CD46 is generally accepted to be the receptor for HHV-6A, and CD134 has been proposed as the receptor for HHV-6B. However, even though CD46 is expressed on all nucleated cells, some T cells cannot be infected by either HHV-6A or HHV-6B. A group from Aarhus University led by Per Höllsberg, MD, report that CD46 isoform patterns correlate with the ability of HHV-6B strain PL1 to enter T cells.
BC2 dominant CD46 isoforms do not allow easy entry of HHV-6B, whereas an equally distributed isoform pattern results in efficient entry of HHV-6B PL1. The authors propose that differing isoform patterns of CD46 help explain the distinct tropism of the GS strain of HHV-6A and PL1 strain of HHV-6B.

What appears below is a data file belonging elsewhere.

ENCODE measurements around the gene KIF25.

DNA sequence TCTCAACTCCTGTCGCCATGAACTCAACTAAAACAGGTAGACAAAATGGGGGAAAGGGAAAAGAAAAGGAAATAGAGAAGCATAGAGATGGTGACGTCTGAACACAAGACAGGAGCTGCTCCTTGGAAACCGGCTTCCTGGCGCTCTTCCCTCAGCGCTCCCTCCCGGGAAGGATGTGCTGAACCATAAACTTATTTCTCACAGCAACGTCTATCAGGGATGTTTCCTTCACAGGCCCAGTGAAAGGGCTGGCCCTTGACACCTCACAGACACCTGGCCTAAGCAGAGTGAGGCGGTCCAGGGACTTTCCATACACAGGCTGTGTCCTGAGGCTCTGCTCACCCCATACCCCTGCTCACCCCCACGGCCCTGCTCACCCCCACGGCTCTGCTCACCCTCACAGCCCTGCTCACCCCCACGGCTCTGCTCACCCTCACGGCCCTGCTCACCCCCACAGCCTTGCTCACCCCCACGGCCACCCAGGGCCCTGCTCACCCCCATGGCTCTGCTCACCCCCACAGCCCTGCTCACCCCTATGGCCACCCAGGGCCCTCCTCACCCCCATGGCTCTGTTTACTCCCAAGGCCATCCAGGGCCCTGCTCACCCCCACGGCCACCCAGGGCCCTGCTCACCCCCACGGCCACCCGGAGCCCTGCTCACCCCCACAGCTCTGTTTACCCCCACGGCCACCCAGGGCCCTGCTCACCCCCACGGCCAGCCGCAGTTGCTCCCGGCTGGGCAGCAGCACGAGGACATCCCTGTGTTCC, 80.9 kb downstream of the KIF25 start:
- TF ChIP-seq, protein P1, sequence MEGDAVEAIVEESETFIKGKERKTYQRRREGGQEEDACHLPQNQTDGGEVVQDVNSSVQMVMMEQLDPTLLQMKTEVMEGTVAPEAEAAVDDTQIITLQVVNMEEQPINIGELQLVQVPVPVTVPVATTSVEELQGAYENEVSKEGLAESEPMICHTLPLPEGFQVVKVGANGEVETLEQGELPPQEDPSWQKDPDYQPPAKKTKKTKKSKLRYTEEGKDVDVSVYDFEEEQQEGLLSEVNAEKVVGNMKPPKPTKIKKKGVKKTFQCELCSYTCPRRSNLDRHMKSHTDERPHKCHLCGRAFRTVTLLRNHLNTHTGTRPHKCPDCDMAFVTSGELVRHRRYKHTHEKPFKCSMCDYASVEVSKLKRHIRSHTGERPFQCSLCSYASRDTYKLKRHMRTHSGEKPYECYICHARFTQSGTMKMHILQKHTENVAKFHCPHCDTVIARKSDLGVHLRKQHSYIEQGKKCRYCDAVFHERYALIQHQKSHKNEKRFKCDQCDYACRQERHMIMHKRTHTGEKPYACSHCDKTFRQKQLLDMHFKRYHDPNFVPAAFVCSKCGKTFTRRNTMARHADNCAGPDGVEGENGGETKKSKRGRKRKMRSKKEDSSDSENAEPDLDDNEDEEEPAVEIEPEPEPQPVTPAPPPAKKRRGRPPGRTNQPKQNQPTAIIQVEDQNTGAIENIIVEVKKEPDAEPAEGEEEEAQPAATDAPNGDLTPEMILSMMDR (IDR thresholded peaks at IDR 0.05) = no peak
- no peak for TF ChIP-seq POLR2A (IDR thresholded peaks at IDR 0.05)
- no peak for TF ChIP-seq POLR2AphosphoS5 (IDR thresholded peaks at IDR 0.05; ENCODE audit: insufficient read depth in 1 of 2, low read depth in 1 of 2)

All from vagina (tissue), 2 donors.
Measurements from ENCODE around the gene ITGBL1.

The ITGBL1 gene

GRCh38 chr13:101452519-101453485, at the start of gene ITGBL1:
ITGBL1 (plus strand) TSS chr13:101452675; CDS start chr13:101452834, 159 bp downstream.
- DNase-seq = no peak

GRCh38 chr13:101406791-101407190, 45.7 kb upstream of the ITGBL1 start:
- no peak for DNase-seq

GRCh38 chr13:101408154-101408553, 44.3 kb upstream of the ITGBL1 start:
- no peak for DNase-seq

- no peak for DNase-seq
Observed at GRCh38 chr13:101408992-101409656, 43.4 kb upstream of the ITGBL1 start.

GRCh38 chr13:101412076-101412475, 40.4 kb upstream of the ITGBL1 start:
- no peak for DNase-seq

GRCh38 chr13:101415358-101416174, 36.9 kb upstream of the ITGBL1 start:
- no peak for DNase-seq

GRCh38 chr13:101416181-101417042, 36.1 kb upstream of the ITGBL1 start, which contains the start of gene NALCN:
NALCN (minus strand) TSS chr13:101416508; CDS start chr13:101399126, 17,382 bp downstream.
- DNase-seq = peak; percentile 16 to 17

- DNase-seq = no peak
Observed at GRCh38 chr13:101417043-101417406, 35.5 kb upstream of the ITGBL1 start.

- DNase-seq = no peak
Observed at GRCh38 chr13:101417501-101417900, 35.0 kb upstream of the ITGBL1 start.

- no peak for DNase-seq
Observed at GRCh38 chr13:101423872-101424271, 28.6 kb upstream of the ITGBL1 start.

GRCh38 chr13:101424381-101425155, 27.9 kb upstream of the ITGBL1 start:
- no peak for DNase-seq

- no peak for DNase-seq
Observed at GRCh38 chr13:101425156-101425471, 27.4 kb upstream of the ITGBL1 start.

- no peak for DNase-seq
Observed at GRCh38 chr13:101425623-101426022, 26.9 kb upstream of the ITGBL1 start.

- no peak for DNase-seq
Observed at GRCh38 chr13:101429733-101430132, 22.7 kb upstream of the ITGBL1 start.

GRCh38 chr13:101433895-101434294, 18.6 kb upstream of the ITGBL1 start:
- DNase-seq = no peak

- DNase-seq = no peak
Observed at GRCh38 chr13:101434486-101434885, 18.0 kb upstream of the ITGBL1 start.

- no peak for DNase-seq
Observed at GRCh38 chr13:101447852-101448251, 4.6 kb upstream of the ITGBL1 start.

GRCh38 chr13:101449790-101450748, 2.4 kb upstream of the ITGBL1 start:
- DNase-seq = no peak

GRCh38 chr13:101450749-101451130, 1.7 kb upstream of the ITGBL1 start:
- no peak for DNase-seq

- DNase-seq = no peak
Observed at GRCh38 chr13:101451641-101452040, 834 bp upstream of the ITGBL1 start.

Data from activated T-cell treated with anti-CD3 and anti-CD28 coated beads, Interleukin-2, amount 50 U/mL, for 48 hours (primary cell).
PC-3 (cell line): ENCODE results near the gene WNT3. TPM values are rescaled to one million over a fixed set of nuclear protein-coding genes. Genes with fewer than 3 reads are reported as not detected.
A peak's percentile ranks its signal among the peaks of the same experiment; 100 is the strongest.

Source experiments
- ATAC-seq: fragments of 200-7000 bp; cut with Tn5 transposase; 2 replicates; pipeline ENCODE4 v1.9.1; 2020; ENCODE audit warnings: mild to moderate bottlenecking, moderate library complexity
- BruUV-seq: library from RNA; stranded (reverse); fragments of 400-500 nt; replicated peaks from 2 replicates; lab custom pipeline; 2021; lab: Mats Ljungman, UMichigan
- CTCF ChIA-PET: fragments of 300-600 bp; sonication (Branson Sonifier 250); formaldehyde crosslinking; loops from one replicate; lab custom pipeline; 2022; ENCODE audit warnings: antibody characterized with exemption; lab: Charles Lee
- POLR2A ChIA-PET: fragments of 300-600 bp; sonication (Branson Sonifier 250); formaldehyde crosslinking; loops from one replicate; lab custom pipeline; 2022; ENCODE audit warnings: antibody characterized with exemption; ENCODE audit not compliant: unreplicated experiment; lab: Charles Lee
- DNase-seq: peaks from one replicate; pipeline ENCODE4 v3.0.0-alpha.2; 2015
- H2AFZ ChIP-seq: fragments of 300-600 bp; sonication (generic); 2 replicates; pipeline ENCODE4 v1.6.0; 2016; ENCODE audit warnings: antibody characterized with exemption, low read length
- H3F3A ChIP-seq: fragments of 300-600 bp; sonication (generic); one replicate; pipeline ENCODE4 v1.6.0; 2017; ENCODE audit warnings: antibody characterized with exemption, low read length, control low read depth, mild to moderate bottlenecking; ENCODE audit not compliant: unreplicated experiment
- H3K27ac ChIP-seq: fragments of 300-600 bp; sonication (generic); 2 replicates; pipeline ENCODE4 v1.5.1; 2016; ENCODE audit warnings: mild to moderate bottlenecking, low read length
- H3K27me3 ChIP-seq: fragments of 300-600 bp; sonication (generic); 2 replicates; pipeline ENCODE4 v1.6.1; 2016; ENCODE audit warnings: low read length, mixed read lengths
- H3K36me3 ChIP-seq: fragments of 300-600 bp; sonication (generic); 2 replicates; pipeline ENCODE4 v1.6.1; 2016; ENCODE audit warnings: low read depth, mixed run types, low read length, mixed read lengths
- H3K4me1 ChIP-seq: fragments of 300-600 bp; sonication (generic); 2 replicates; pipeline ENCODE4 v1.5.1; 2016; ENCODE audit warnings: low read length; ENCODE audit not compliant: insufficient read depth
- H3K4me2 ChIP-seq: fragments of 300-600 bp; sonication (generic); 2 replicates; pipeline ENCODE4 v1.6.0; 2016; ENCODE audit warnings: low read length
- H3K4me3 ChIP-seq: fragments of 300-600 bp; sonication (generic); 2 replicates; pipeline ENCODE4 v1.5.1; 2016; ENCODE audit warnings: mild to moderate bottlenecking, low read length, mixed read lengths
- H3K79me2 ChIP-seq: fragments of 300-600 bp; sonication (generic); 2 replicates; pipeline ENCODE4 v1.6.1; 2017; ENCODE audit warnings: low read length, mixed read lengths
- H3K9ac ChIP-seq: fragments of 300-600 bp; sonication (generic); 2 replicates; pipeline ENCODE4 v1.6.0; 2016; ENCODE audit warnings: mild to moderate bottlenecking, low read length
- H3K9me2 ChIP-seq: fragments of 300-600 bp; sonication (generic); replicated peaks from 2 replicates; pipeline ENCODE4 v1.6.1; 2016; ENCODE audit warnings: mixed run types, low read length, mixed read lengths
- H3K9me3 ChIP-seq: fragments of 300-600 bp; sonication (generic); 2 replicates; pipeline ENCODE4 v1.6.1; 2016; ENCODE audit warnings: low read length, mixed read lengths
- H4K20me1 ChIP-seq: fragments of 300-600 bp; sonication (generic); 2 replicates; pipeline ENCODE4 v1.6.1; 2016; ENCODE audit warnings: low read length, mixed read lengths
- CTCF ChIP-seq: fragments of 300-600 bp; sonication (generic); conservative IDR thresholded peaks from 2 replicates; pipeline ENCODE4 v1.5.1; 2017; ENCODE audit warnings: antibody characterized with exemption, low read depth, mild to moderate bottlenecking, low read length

The concept that the host cells use differential expression of alternate splice variants as a mechanism to induce different susceptibility to a specific pathogen is novel, according to the authors.
The group also notes that the brain is thought to predominantly express the C2 isoform of CD46 (Johnstone 1993) and that this might explain why the brain is especially sensitive to measles (Iwata 1994). They speculate that the preferential use of specific isoforms by HHV-6B PL1 may restrict its entry in certain cells and may help explain why HHV-6A is better able to infect certain neural cells.
Read the full text here (Hansen 2017).